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Prestonpans and Vicinity

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doubt he was stimulated to the work by the expected visit of
King James the following year to his old kingdom.
In 1616 thus Sir John Hamilton petitioned the Lords of Council: " That altho the Lords have taken great course for enlarging and mending all highways and passages throu which his Majesty will pass on his approaching visit to Scotland, there is a very eminent and open place oversine, to wit, the high gait throu the town of Preston which is so broken after a small rayne and weit as hardlie is passible.
" Now it is quite a schame that the common streit of a throu fairing toune so neir to the burgh of Edinburgh sail not be mendit; and unless it is mendit in tyme, and a good calsay made throu the same, it will be a grit discredit quhan that the strangers that accompanie his Majesty sail sie the same. "
Sir John seems to have been a bit of a diplomatist. See how he in the first place tries to shame the Lords of Council into mending the roadway through Preston, even before his own tower, " lest the strangers with his Majesty should observe its poverty strickeness. " Perhaps it lay outside their province to repair the village street. This he would know, but he does not give them a moment's time for reflection, for with the very next breath he holds them up with a request "that they should grant him permission to levy and uplift a duty for the purpose of repairing the roadway, " and this permission they granted.
The time limit was for three years and to this effect, " that he should levy a duty of 2d. on any 'horse-load ' of whatever goods should pass through the village, 4d. on every 'cart-load, ' 2d. on every 'ox or cow, ' and 4d. on every 'ten sheep' that should pass that way. " But an exception was made on all green wood that was conveyed through the town, on horse or cart, for use at Salt Preston.
From ecclesiastical history we learn that George Hamilton of Preston, like his father David, was a staunch Reformer. Further, that David Hamilton, though one of the most active Reformers, was a sterling supporter otherwise of Queen Mary. Perhaps it was owing to this impartiality of David Hamilton that negotiations between the queen and the Catholic party on the one hand, and her Protestant subjects on the other, were held in 1559, during the Reformation period, at the village of Preston.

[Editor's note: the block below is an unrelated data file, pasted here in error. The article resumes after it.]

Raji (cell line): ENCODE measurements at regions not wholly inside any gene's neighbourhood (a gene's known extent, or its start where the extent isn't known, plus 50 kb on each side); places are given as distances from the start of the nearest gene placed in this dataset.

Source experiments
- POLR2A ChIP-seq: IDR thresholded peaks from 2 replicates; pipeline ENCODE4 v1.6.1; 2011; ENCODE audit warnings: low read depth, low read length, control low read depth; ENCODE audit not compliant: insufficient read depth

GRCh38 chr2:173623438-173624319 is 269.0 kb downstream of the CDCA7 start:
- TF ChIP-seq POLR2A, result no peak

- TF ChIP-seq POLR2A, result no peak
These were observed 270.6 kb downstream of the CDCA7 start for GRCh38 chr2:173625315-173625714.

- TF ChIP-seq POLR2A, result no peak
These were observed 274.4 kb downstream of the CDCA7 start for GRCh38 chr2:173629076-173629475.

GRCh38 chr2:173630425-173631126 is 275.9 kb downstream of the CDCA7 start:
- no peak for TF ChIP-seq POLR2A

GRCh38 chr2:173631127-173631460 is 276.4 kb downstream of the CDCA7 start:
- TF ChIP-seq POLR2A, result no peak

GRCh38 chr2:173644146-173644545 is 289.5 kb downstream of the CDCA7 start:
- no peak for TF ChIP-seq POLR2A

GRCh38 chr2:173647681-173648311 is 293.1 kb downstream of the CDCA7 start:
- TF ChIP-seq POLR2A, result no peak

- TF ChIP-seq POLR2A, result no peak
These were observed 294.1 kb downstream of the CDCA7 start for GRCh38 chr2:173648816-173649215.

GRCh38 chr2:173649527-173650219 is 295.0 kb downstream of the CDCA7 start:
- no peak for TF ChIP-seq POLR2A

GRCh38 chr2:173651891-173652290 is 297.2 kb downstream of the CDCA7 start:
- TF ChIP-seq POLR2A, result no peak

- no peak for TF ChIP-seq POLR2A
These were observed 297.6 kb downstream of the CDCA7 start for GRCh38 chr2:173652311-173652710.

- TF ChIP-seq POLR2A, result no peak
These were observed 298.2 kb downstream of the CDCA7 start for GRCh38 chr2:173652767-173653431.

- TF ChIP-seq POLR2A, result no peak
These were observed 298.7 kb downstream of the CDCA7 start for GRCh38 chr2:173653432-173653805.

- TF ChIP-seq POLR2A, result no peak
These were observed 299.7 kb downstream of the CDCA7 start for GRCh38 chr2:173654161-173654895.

"Negotiations, " says the MS. State Papers, "were now entered into by commissioners from both sides, who assembled at Preston, in Midlothian (? Eastlothian). These negotiations resulted in no arrangement, as the principal condition proposed by the Regent, that wherever her residence was fixed, the Protestants should refrain from preaching, was evidently one which could not be accepted. "
In 1617, during the reign of James VI. and through the influence of Sir John Hamilton, Preston and Prestongrange became burghs of barony. A dribbling burnie which flows down on the west side of Bankton House, crosses the North British line where Milligan's Mains was wont to stand, seeks its way through Preston gardens, a few yards west of the ancient tower, and finds its way across the streets of Prestonpans a short distance east of Ayre's Wynd into the Firth of Forth, still shows the divisional boundary of the ancient baronies of Preston and Prestongrange.
Wygtrig Hill is mentioned in one of the earliest charters relating to Tranent. It is now pronounced Wygrie or Wygtrie. The lands cover several fields; but it is the hill we have meantime in view.
Wygtrig Hill may best be described as a great high natural mound, lying about equi-distant between the farm steadings of Bankton on the east and Dolphinstone on the west. It overlooks the village of Preston towards the north, while at its very base, on the south side, lies Bankton Bog. There is a little historical interest attached to this bog, as it happens to form the western extremity of the great "Tranent or Winton Peaterie, " mentioned in one of the state charters of the twelfth century. Barely half a century ago this bog had never felt plough or harrow. Many a time we have approached it lying in all its primeval beauty, burdened with saugh-wands, brambles, and rushes.
Facing Bankhead House, on the south, right over Wygtrig Hill, runs an old stone dyke, and in this dyke, a little distance down, may be found the very curious memorial stone shown elsewhere.
What may be termed its base or foundation stone, almost on a level with the soil, is rounded at the corners, and has the appearance of a heavy doorstep. Directly above the foundation lies another stone, a little over four feet in length, and about eight inches thick, reminding us of a sculptured window lintel, but lying in a reversed position; it is of light sandstone. Directly over this again, and in the centre of it,
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